Presumably not to be confused with a V-Meme, or what is often shortened to just "meme".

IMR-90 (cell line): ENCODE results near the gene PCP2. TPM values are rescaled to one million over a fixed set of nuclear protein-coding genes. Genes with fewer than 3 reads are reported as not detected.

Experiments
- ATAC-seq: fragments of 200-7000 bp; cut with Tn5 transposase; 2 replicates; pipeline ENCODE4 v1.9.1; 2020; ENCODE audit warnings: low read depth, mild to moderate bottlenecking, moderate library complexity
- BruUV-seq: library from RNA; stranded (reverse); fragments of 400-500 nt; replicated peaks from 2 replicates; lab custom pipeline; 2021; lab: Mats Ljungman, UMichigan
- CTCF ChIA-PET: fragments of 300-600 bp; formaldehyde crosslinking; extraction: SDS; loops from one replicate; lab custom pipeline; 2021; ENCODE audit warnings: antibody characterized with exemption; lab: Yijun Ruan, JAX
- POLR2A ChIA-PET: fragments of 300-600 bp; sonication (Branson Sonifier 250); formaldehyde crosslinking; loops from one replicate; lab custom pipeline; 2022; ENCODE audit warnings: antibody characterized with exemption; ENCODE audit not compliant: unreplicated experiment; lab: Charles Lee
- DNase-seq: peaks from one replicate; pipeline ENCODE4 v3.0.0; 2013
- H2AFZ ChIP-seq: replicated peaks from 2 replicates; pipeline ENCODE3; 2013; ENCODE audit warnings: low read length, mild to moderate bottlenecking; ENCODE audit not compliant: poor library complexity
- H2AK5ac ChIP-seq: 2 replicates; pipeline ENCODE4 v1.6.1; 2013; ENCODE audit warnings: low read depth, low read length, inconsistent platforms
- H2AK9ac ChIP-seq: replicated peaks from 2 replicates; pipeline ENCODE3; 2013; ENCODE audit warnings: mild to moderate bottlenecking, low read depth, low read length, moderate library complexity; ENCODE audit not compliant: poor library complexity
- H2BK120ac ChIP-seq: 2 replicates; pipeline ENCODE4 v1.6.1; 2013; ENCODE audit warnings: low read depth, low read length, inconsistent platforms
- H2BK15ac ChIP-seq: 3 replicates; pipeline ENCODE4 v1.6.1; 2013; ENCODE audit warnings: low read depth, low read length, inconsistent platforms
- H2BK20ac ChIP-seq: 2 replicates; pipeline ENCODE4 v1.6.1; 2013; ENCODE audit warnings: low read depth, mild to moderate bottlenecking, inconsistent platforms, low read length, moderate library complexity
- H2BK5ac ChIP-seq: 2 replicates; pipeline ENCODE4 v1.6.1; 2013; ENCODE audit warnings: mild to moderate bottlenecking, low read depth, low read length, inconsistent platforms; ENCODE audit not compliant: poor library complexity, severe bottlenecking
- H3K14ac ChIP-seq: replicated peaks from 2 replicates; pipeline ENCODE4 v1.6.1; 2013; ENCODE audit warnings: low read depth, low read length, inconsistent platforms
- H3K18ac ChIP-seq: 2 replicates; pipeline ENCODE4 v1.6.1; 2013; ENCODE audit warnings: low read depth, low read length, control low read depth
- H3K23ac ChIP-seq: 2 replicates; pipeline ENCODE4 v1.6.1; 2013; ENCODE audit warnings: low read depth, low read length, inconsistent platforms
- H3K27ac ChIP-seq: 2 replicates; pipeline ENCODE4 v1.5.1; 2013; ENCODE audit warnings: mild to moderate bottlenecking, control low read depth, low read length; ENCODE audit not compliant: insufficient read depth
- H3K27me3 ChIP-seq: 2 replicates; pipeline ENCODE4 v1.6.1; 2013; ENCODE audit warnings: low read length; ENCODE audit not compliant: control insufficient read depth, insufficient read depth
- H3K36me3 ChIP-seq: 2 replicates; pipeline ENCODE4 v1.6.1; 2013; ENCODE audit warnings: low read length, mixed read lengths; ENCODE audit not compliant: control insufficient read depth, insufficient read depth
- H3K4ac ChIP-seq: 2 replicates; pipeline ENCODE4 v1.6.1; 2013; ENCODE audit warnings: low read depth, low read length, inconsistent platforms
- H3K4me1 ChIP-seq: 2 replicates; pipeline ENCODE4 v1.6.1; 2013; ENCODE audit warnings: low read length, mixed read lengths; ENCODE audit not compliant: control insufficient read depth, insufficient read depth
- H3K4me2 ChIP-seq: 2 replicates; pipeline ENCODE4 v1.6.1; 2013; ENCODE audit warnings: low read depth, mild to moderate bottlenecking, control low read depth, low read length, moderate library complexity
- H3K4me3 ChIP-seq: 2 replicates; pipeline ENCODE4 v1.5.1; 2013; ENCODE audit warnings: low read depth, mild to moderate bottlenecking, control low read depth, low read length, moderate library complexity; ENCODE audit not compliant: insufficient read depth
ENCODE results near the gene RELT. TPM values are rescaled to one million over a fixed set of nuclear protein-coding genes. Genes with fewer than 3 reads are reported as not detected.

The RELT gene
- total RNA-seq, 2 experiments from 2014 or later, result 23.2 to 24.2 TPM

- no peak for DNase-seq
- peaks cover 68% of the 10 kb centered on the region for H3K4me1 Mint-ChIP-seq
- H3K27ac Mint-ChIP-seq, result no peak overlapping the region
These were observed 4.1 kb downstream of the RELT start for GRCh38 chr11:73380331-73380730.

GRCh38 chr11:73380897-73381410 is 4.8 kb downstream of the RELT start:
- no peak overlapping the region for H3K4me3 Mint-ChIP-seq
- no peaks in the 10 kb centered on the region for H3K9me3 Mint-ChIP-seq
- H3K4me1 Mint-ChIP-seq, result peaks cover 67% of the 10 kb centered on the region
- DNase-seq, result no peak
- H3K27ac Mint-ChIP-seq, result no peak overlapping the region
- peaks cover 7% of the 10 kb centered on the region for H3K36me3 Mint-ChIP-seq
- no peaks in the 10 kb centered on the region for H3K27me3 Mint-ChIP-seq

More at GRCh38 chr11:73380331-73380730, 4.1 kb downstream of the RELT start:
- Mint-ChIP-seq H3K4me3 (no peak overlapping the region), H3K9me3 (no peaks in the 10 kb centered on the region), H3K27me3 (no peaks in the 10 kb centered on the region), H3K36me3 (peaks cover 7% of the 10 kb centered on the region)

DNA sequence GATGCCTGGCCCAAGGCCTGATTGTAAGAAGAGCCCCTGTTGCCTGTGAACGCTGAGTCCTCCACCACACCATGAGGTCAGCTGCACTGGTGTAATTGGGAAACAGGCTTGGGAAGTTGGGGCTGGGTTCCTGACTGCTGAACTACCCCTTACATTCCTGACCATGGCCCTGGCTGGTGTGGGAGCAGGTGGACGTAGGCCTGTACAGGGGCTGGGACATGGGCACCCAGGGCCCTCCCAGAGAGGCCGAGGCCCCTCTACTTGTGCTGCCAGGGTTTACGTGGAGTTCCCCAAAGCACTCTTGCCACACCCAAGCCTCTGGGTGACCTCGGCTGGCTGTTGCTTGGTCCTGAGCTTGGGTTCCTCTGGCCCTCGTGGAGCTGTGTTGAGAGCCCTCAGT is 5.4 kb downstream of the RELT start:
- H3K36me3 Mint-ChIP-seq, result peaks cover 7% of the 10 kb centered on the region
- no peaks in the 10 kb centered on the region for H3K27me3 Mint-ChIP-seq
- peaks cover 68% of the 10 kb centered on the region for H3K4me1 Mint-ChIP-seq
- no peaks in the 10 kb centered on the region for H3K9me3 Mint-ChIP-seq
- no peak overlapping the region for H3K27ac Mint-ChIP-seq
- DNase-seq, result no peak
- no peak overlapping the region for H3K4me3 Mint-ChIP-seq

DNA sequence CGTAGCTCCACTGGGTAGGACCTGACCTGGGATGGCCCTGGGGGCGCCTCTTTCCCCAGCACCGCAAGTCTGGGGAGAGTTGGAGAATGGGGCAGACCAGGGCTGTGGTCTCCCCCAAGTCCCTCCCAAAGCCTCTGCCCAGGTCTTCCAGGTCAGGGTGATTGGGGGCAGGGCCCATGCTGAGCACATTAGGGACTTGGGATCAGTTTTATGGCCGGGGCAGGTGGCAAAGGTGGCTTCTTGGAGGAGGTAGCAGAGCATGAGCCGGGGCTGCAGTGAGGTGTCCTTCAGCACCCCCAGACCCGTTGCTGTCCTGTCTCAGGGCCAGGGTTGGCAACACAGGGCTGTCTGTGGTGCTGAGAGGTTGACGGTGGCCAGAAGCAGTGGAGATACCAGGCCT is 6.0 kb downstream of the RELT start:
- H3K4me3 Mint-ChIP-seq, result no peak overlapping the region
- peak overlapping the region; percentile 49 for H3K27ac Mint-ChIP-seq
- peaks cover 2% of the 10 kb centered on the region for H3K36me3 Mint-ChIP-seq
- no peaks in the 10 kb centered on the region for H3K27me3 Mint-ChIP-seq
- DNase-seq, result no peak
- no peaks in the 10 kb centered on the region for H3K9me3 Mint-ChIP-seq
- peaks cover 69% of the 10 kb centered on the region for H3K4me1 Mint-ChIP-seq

http://en.wikipedia.org/wiki/VMeme On Jul 8, 2006, at 6:03 PM, new.morning wrote: > http://www.stnews.org/books-2847.htm > > Excerpts > > The idea of memes falls short > > Here is what I consider to be the strongest of these models in detail > — the "meme," which is a hypothetical cultural or intellectual > replicator. In this model, religions might be memes that infect our > brains. They are not necessarily parasitic but could be symbiotic, > conferring advantages on those who are infected. > > Is belief in God a meme? It's an idea that Dawkins floated back in > 1976, and it lingers to this day. > > ----- > > The most interesting aspect of this book is its appeal to science. I > would place Dennett in the broad tradition of naturalist explanation > of religion that includes Ludwig Feuerbach, Karl Marx and Sigmund > Freud. Whatever the benefits of religions, Dennett and these writers > believe that they arise entirely inside human minds. No spiritual > realities exist outside us. Natural explanations may be given > regarding the origins of belief in God. Now I hesitate to mention > this, but this is clearly a rather circular argument, which > presupposes its conclusions. > > ---- > > Alister McGrath says Dennett's Breaking the Spell doesn't understand > religion — never mind explain it > > By Alister McGrath > (June 2, 2006) > > The first point that got me nodding in agreement comes very early in > Breaking the Spell, the new book by Daniel C. Dennett: People > sometimes get defensive about religion. > > Religious people often get the most defensive when challenged about > the basis of their beliefs, which hinders any serious debate about the > nature of their faith, Dennett says. I know what he means. The issue, > I suspect, is that a challenge to faith often threatens to pull the > rug from under the values and beliefs that have sustained someone's > life. But this is a general problem with any significant worldview, > not just religion. > > I gave a lecture last year on the religious views of Richard Dawkins, > England's best-known atheist. It was pretty standard stuff. I simply > demonstrated how Dawkins' atheism was not adequately grounded in > argument or evidence and represented a highly skewed reading of the > natural sciences. Afterward, I was confronted by an angry man who told > me that I had destroyed his faith. His atheism rested on the authority > of Dawkins. Now, part of me felt that this was just too bad and he > ought to be more critical about evaluating evidence. But another part > of me noted that some beliefs — not all, but some — matter so much to > us that we base our lives upon them. We all need to examine our > beliefs, especially if we are naive enough to think that we don't have > any. > > `Vertebrate without a backbone' > > So how, I wondered, would Dennett clarify the distinction between a > worldview and a religion? The dividing line is notoriously imprecise, > and many would say it is constructed by those with vested interests to > defend. Here I must confess to some puzzlement. Dennett tells us that > "a religion without God or gods is like a vertebrate without a > backbone." If I were leading a discussion about how to define > religion, this would be the first definition to be considered — and > the first to be rejected because it is so inadequate. What about > nontheistic religions? Vertebrates by definition have backbones. The > concept of religion does not entail God. > > So why this unworkable definition? I initially thought that it was > because Dennett has American Protestant fundamentalism in his gun > sights. > > After I had finished the book, I could see why he took this line. > Dennett wants to explain religion in terms of evolutionary theory. He > asserts that the existence of God is a fantasy that once carried some > kind of survival advantages. So religions that don't believe in God > don't really fit the bill. > > I have to say that I was simply not persuaded by his account of what > religion is, which most religious people will regard as > unrecognizable. Perhaps it tells us a lot about what leading figures > in America's political and intellectual left think about religion. > > Breaking the spell's spell > > The most interesting aspect of this book is its appeal to science. I > would place Dennett in the broad tradition of naturalist explanation > of religion that includes Ludwig Feuerbach, Karl Marx and Sigmund > Freud. Whatever the benefits of religions, Dennett and these writers > believe that they arise entirely inside human minds. No spiritual > realities exist outside us. Natural explanations may be given > regarding the origins of belief in God. Now I hesitate to mention > this, but this is clearly a rather circular argument, which > presupposes its conclusions. > > So what models does Dennett propose for the origins of faith in God? > The "sweet tooth" theory — or the hypothesis that just as we have > evolved a receptor system for sweet things, we might also have a "god > center" in our brains. Such a center might depend on a "mystical gene" > that was favored by natural selection because people with it tend to > survive better. > > Just a moment, where's the science? What's the evidence for this? > Instead of the rigorous evidence-driven and evidence-based arguments, > I found mights and maybes, speculation and supposition. These theories > are evidence-free and wi speculative. It reminds me of those TV ads > that say "This could help you lose weight as part of a > calorie-controlled diet." Could. The TV ad writers would love to be > able to say their product was "clinically proven" to do these things, > but they can't. There's no evidence. > > The idea of memes falls short > > Here is what I consider to be the strongest of these models in detail > — the "meme," which is a hypothetical cultural or intellectual > replicator. In this model, religions might be memes that infect our > brains. They are not necessarily parasitic but could be symbiotic, > conferring advantages on those who are infected. > > Is belief in God a meme? It's an idea that Dawkins floated back in > 1976, and it lingers to this day. > > First, the meme is just a hypothesis, and one that we don't need > because there are better models available in, for example, economics > and anthropology. If genes could not be seen, we would have to invent > them — the evidence demands a biologically transmitted genetic > replicator. Memes can't be observed, but the evidence can be explained > perfectly well without them. > > Darwinizing Culture by Robert Aunger contains a quote from Maurice > Bloch, a professor of anthropology at London School of Economics, that > sums it up best: the "exasperated reaction of many anthropologists to > the general idea of memes" reflects the apparent ignorance of the > proponents of the meme hypothesis about the discipline of anthropology > and its major successes in explaining cultural development without > feeling the need to develop anything like the idea of a meme at all. > > At this stage, the issue is simply whether memes exist, irrespective > of their implications for religion. > > I say, and most active scientists say with me, that there is no > evidence for these things. As Simon Conway Morris writes in his book > Life's Solution, memes seem to have no place in serious scientific > reflection. "Memes are trivial, to be banished by simple mental > exercises. In any wider context, they are hopelessly, if not > hilariously, simplistic," said Morris, a professor of evolutionary > paleobiology at the University of Cambridge. > > I was slightly puzzled that the arguments of such leading critics of > memetics were not identified and confronted point by point in Breaking > the Spell. This book makes a critique of religion dependent on a > hypothetical, unobserved entity, which can be dispensed with when > making sense of what we observe. Isn't that actually a core atheist > critique of God — an unobserved hypothesis that can be dispensed with > easily? > > If I were an atheist, I would want to drop this memetic approach, > which merely weakens my case, and head back to the safer territory of > a Marxist dialectical reading of history, which is much more > intellectually rigorous and evidence-driven. But far be it from me, as > a lapsed atheist, to tell those of you who still believe how to do > your job. > > If memes exist, atheism is a meme > > What do memes do? Dennett tells us that they spread beliefs, such as > beliefs in God. So are all beliefs spread by memes? Or just the ones > that anti-religious critics don't like? Is there a meme for atheism? > In Dennett's book, his explanation of "Simple Taxonomy" certainly > suggests so. And because there is no compelling scientific evidence > for these things, is there a meme for believing in memes? > > This is certainly a problem for Dawkins — the originator of this > notion. As many of you will know, Dawkins makes an unsuccessful > attempt to evade the trap of self-referentiality by saying that his > own ideas are different. God is caused by memes; atheism is not. > Anyone familiar with intellectual history will spot the pattern > immediately: My ideas are exempt from the general patterns I identify > for other ideas, which allows me to explain them away. My fear is that > Dennett has fallen victim to this same weakness. So is it just belief > in God that is a meme? Surely atheism is as well. > > Susan Blackmore, England's most able defender of the meme hypothesis, > recently stated that atheism is a meme. If so, all viewpoints are > affected in the same way, whether religious or anti-religious. > Therefore, which is memetic orthodoxy and which is heresy? > > How would Blackmore and Dennett be able to settle that point > scientifically? If they are not able to do so, then we have a > nonscientific debate about imaginary entities, hypothesized by analogy > with the gene. And we all know how unreliable arguments based on > analogy can be — witness the fruitless search for the luminiferous > ether in the late 19th century based on the supposed analogy between > light and sound. It was analogically plausible but nonexistent. The > analogy was invalid. > > Dawkins tells us that memes are merely awaiting their Crick and > Watson. I think they are merely waiting for their Michelson and > Morley. > > Alister McGrath is a professor of historical theology at Oxford > University. > > This article is adapted from remarks delivered at the Royal Society > for the Encouragement of Arts, Manufactures, and Commerce in London in > response to Daniel C. Dennett's book Breaking the Spell. Used with > permission. > > > ====== > > from amazon > on another book by same author > > Amazon.com > Consciousness is notoriously difficult to explain. On one hand, there > are facts about conscious experience--the way clarinets sound, the way > lemonade tastes--that we know subjectively, from the inside. On the > other hand, such facts are not readily accommodated in the objective > world described by science. How, after all, could the reediness of > clarinets or the tartness of lemonade be predicted in advance? Central > to Daniel C. Dennett's attempt to resolve this dilemma is the > "heterophenomenological" method, which treats reports of introspection > nontraditionally--not as evidence to be used in explaining > consciousness, but as data to be explained. Using this method, Dennett > argues against the myth of the Cartesian theater--the idea that > consciousness can be precisely located in space or in time. To replace > the Cartesian theater, he introduces his own multiple drafts model of > consciousness, in which the mind is a bubbling congeries of > unsupervised parallel processing. Finally, Dennett tackles the > conventional philosophical questions about consciousness, taking issue > not only with the traditional answers but also with the traditional > methodology by which they were reached. > > Dennett's writing, while always serious, is never solemn; who would > have thought that combining philosophy, psychology, and neuroscience > could be such fun? Not every reader will be convinced that Dennett has > succeeded in explaining consciousness; many will feel that his account > fails to capture essential features of conscious experience. But none > will want to deny that the attempt was well worth making. --Glenn > Branch > > From Publishers Weekly > Tufts University cognitive scientist Dennett claims to have developed > a major new theory of consciousness, yet his view of the brain as a > massive parallel processor is a familiar one. What is different in his > counter-intuitive theory is the claim that human consciousness, rather > than being "hard-wired" into the brain's innate machinery, is more > like software "running on the brain's parallel hardware" and is > largely a product of cultural evolution. Author of Brainstorms , > Dennett leads the adventurous gently through thought experiments, > metaphors and diagrams in a treatise keyed to the serious, diligent > reader. He presents a plausible evolutionary scenario of how > consciousness could have emerged from the hominid brain. Dennett's > audacious, tantalizing foray into the mind's inner workings ties up > loose ends at the interface of cognitive psychology, artificial > intelligence, neuroscience and biology. > Copyright 1991 Reed Business Information, Inc. --This text refers to > an out of print or unavailable edition of this title. > > > > 94 of 120 people found the following review helpful: > Lots of Words to Explain Very Few Ideas, August 18, 2002 > Reviewer: Tom Gray (Fort-Coulonge, Quebec Canada) - See all my reviews > This book contains a great many words. Unfortunately, it contains only > a very few ideas. This book could very well be contained in a 15 page > white paper. Indeed it has. The same ideas have been published in the > paper 'Time and the Observer - The Where and When of Consciousness in > the Brain' by the author (Dennett) and Kinsbourne. Even in that case > the 15 page paper is contained in a 33 page text. To use the clich, > Dennett will not use a paragraph when several chapters will suffice > > I would advise anyone who wishes to understand the ideas contained in > this book to read the paper. You will not have to waste your time in > plowing through hundreds of pages of superfluous explanation. The > paper is anthologized in 'The Nature of Consciousness: Philosophical > Debates' that was edited by Block, Flanagan and Gazeldere, which is > also available from Amazon. You will get the same ideas as contained > in this book plus many many more. > > Another strategy would be to read one of Gerald Edelman's books which > contains many fewer words in much better expositions of a great many > more ideas that are much more trenchant and insightful. > > Was this review helpful to you? YesNo (Report this) > > > > 41 of 60 people found the following review helpful: > Grossly Overrated, April 22, 2002 > Reviewer: T. Gwinn (USA) - See all my reviews > (REAL NAME) > Since this book has received such a proportionally large amount of > attention, I assumed it would be well-argued and solidly constructed. > The argumentation is weak and sloppy, and the book is ultimately > trying to explain away - rather than explain - consciousness. > > We are never really told how, in fact, the 'Joycean machine' that is > "the stream-of-consciousness virtual machine"(p. 276) (which is the > main reason most of us bought this book) works! > > Halfway through the book, he says (p. 275) "...if my theory of the > Joycean machine is going to shed light on consciousness at all, there > had better be something remarkable about some if not all of the > activities of this machine, for there is no denying that consciousness > is, intuitively, something special." > > In the remaining 200+ pages of the book, he mentions (not explains) > the phrase 'Joycean machine' on only 7 additional pages. > > Read John Searle's book "Mystery of Consciousness" instead. There > Searle reviews many authors including Dennett. As do I, Searle also > consider's Dennett "imprecise and evasive" (p.115), and as he says "I > regard Dennett's denial of the existence of consciousness not as a new > discovery or even a serious possibility but rather a form of > intellectual pathology."(p.112) > > Was this review helpful to you? YesNo (Report this) > > > Customer Reviews > Average Customer Review: > Write an online review and share your thoughts with other customers. > > 3 of 5 people found the following review helpful: > Great book, but doesn't "Explain" Consciousness, June 4, 2006 > Reviewer: Brian Steidinger (Illinois) - See all my reviews > Says comic book guy: Consciousness Explained...most pretentious title > ever! Few will finish reading Dennett's 528-page book and say to > themselves "Well that explains it." In fact, Dennett does not claim to > explain consciousness, saying instead that he paints, in broad > strokes, the outline a scientific, non-question-begging theory of > human consciousness would take. Addressing the theoretical merits of > such a theory are difficult, and Dennett provides two appendices, one > for scientists and one for philosophers, aimed at tying his claims to > specific experimental predictions. That's a start. > > Dennett has been accused of being long-winded, taking readers on long > asides or cascading mind games until his main thesis has been > obfuscated to oblivion. That's harsh. I don't value Dennett in spite > of his asides, but because of them. His thought experiments and > analogies are brimming with insight, even if, in the end, their > additive effect fails to sum up to a complete explanation of > consciousness. In fact, this is a ubiquitous feature of books about > human consciousness, from Dennett to Hofstadter to Pinker--the > epistemological journey is always more fascinating than its final > destination, which seems forever tentative or illusory. > > Dennett starts with thought experiments aimed at setting the mood for > the rest of the book, including a perspective on hallucinations, from > phantom-limbs to full blown phantom-people, that whets the appetite > for the meal to come. He moves on to the first opponent of his > theory--Descartes' "ghost in the machine" dualism, exposing it as > scientifically defunct from a physical point of view. He spends much > of the rest of the book battling what he calls Cartesian > Materialism--a vestige of Descartes' idea of a central theatre of > human consciousness within the brain. His alternative, dubbed the > "Joycean Machine" or "Pandemonium Architecture" of human consciousness > does not crop up in a well-defined form. Actually, a more important > title would have been What Consciousness Isn't. > > Consider the following that form Dennett's foundation. Human beings > and chimpanzees diverged from a common ancestor about six million > years ago. Since that splitting off, the human brain has evolved to > four-times its original size, mostly through the enlargement of the > cerebral cortex. The evolution of human brains was not correlated with > an evolution of bipedalism or human culture. No major changes in human > neuroanatomy have taken place in the last ten thousand years, meaning > that physiologically we are just as cognitively capable as our > illiterate, language and culturally bereft ancestors. With no > hardware-level changes, Dennett relies on the concept of a meme--or a > unit of cultural replication--for a software level understanding of > his Joycean Machine. The meme was first coined by Richard Dawkins in > 1976 and is not an uncontroversial idea. Consider this--the wiring of > a Chinese speaking brain and an English speaking brain must be > different due to different lingual memes, but no one with any > certainty can tell a Chinese brain from an English brain. Without a > proper model of its physical manifestation, it's difficult to make the > case that memes have high fidelity replication or fall under similar > modes of selection as genes, which Dawkins proposed as their > biological analogues. In The Extended Phenotype Dawkins backpedals in > the face of criticism for his meme concept, claiming its primary > purpose was to highlight important differences between cultural and > biological evolution, and not to frame an entirely new science of > memetics. Dennett partially agrees that such a science is untenable in > Darwin's Dangerous Idea. Still, he relies heavily on it in > Consciousness Explained in order to frame a software-level > understanding of human consciousness. > > The best part of this book is Dennett's use of thought experiments and > his analysis of certain cases of brain damage, including the > split-brain procedures used to treat severe epilepsy and a model for > understanding scomota, a condition of partial blindness. His CADBLIND > thought experiment, where he delineates a system of computer-aided > design machinery for creating and manipulating a three dimensional > image and answering questions about it, sheds light on our familiar > misconceptions of the "mind's eye". Similarly, his attack on the > philosophical concept of phenomenology, often interpreted as an attack > on the existence of consciousness itself, offers keen insight into how > his views differ from traditional materialist takes on human > consciousness. In a review of one of his newer books on human > consciousness, Susan Blackmore (author of The Meme Machine) regrets > that Dennett has since changed his mind about some of the concepts of > consciousness proposed in this book. I think even if he completely > repudiated the beliefs stated in this book it will still be worth the > read. Again, it may not explain consciousness, but it takes you on a > journey that is epic in scope and interesting at every turn. I highly > recommend this book. > > Was this review helpful to you? YesNo (Report this) > > > > 4 of 5 people found the following review helpful: > Not for the weak of mind, April 30, 2006 > Reviewer: Joshua King "Seeker of TRUTH" (Nashville, TN) - See all my > reviews > This book is extremely hard to follow and the author assumes you have > a huge vocabulary including Memes, Cartesian theater, etc. This is > probably easier reading for some one with a masters in pychology.I > agree with the 1 star reviewer that said the writing style did not > carry the point across and that I felt like chapters were started in > the middle of a thought with out establishing a context. I picked up a > few key learnings, but what I learned could have been reduced to about > 20 pages. This was VERY tedious reading and hard to finish. Pick > another book on consciousness very little is explained. > > Was this review helpful to you? YesNo (Report this) > > > > 8 of 8 people found the following review helpful: > Random thoughts on consciousness, not an explanation, March 29, 2006 > Reviewer: Orkblork (Boston) - See all my reviews > I expected to find this book stimulating and informative, but came > away feeling that Dennett is vastly overrated and quite ordinary in > his thought process, logical skills, and writing. This book does not > explain or offer a theory on -- as its title promises -- what > consciousness is; it merely offers a lot of random observations on and > stories about consciousness. Dennett seems to start everything he > writes somewhere in the middle of a conversation he has been having > with himself; he doesn't know how to properly introduce a topic to the > reader. He begins the book not with an overview of his subject or a > presentation of a thesis, but with a chapter on hallucinations -- a > very specific area of consciousness. I indulged it with the > expectation that it would provide an entry point into a broader > argument he wished to advance; instead it was just the first in a > random string of narratives. > > I suggest that in lieu of Dennett's writings on consciousness, one > read John Searle or Robert Ornstein. Or if you want an engaging, > conversational style of writing on the subject, look into Oliver > Sacks. > > > Was this review helpful to you? YesNo (Report this) > > > > 5 of 6 people found the following review helpful: > Heavy going but worthwhile, February 25, 2006 > Reviewer: Dale C. Cook "student of life" (Woodville, MA USA) - See all > my reviews > (REAL NAME) > I have to wonder if the critics giving Dennett one star read the same > book I did. I will grant that the book is very wordy and slow-moving > in places. It is the kind of read where you need to put it down and > think about what you've just read. The arguments are sometimes very > tedious, but then the notion of a central observer and Cartesian > Theater are hard to shake. > > As a former computer specialist now happily retired, I particularly > resonated with his parallel processor with serial software idea. My > own master's work was in AI and I was fascinated by neural networks > and the (few) attempts at duplicating them (Thinking Machines comes to > mind.) > > I'm eagerly looking forward to reading some of Mr. Dennett's other > books and will gladly set aside the time needed! > > > Was this review helpful to you? YesNo (Report this) > > > > > > > > > ------------------------ Yahoo! Groups Sponsor -------------------- > ~--> > See what's inside the new Yahoo! 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